"I can't say I've figured it all out," he says.
That may be because there is no one right answer to what the flag means, except that our relationship with it is far more complex than we often realize.
Nothing Short of Love
A shaft of afternoon sun spears the air-conditioned darkness, the stillness ebbing before the rising tide of a choir. "O say, can you see...," the voices ask.
And as eyes blink in the newfound light, a murmur spreads through the small theater at Baltimore's Fort McHenry. A third grader, camera dangling from his neck, stands ramrod straight and presses fingers to the brim of his baseball cap in salute. Hands rise to hearts, and lips form words written about this very place.
A curtain that moments ago covered a wall has drawn back and there, undulating across the sky, is the reason they have come.
"It's more than a piece of fabric," visitor Eric Bacher of Bel Air, Md. says later, squinting up at the 42-by-30-foot expanse of nylon that replicates the original star-spangled banner. "It's hearts and souls and history and hopes and dreams."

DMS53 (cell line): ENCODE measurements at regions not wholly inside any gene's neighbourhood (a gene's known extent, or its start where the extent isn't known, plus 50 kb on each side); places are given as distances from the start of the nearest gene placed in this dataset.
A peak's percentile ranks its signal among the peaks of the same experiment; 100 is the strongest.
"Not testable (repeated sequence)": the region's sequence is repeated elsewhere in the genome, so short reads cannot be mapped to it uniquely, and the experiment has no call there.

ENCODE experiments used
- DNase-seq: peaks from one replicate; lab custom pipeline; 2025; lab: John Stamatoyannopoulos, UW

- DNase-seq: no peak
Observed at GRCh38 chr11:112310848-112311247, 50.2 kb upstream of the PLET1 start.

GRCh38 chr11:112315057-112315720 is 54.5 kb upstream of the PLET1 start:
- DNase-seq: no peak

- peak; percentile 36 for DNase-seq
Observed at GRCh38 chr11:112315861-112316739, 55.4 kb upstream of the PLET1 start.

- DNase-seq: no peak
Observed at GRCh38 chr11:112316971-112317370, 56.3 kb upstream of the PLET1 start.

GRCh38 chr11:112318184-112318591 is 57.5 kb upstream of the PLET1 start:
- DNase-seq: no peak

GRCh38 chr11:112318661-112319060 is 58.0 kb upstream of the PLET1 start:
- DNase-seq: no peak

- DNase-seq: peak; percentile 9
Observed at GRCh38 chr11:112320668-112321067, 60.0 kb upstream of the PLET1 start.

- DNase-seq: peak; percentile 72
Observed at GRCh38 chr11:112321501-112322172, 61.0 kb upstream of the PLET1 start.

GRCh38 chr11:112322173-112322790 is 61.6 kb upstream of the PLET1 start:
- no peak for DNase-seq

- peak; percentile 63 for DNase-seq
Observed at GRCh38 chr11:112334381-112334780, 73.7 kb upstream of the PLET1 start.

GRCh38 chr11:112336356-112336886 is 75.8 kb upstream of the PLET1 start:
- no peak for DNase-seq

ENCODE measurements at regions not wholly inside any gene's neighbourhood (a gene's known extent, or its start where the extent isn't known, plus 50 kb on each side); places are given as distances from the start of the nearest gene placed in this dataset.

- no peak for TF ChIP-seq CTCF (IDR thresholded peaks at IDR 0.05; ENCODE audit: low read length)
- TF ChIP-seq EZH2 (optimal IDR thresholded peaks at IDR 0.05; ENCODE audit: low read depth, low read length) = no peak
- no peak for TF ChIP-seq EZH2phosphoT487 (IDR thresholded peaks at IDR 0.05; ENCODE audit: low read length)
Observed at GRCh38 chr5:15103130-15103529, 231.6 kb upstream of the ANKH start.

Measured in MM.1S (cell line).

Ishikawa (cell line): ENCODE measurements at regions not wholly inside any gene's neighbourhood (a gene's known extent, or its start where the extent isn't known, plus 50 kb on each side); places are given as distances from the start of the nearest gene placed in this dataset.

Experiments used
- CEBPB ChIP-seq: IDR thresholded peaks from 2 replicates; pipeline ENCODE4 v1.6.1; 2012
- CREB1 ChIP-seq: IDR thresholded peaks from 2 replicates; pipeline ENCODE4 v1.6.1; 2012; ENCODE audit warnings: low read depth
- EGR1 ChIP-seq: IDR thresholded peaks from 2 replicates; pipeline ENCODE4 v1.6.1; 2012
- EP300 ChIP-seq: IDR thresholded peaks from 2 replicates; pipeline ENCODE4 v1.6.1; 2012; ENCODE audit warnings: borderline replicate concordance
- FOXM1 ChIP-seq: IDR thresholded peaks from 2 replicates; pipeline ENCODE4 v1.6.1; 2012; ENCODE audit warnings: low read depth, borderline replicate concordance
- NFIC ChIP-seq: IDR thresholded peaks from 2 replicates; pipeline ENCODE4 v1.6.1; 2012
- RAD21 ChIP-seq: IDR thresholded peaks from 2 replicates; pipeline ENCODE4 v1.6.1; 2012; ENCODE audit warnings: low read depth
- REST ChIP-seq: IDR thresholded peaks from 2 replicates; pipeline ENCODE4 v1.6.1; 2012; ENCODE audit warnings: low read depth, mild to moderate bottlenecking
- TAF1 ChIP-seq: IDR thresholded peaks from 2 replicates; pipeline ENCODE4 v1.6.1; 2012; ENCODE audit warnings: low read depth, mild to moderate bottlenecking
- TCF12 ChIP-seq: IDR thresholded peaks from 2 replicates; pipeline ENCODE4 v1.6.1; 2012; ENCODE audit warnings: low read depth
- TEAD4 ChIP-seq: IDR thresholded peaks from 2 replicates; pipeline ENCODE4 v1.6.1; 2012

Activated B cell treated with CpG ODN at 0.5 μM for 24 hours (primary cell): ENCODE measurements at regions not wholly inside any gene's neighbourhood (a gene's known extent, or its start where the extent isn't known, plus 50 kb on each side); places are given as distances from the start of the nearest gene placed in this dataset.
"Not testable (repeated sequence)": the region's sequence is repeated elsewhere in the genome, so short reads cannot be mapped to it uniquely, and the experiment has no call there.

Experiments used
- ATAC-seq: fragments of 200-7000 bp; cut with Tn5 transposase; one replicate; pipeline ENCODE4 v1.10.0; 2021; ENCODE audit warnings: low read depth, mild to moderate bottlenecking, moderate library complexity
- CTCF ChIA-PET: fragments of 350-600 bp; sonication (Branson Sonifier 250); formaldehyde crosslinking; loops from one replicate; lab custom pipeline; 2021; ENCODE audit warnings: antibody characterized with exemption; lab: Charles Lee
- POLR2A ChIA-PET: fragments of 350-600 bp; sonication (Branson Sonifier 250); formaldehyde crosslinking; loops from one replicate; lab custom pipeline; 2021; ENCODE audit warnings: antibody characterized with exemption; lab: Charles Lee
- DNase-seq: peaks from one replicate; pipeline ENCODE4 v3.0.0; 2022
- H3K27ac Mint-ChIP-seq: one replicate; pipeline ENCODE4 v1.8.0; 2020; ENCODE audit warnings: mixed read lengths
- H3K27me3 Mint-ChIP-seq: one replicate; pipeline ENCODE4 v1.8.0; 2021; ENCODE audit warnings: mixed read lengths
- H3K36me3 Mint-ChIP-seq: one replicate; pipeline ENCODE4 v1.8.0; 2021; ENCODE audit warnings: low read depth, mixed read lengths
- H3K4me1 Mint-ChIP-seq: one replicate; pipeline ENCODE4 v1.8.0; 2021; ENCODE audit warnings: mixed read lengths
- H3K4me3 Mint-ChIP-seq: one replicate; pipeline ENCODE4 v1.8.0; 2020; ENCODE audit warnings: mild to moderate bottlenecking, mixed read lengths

For many Americans, it is also nothing short of love.
For Judy Clem of Savoy, Ill., visiting Fort McHenry, the flag takes her all the way back to when she was 8 and her family gathered to bury an uncle, his body returned from battle in World War II, the red, white and blue draped across the casket.
For Stacie Suchodolski, from Wilkes-Barre, Pa., it is the pride, honor and fear of waiting before her fiance returned safe a few months ago from military duty in Iraq.
"I don't want to start crying," she says.
Given the intensity many feel about the flag, it's hard to imagine that for Americans of 200 years ago, it was little more than an afterthought.
Early in our history, the flag flew over forts and federal buildings, but was not widely used. The U.S. Army did not carry it in to battle for 50 years.
"Until the Civil War, the flag was really not all that popular," says Robert Goldstein, author of several books on the flag's history and the debate over its desecration. "People did not fly it in front of private homes. Schools did not fly it. ... It really was not that important."
Even in 1814, when Francis Scott Key wrote the words to "The Star-Spangled Banner" after watching the British fleet shell Fort McHenry, that did not really change. His poem proved popular but was not adopted as the national anthem until 1931.
The war between the states changed things decisively, as Northerners enthusiastically embraced the flag as the symbol of fragile national unity.
"Until now, we never thought about the flag being more than a nice design of red and white stripes," a woman named Nancy Cunningham wrote in her diary at the time, quoted by Goldstein.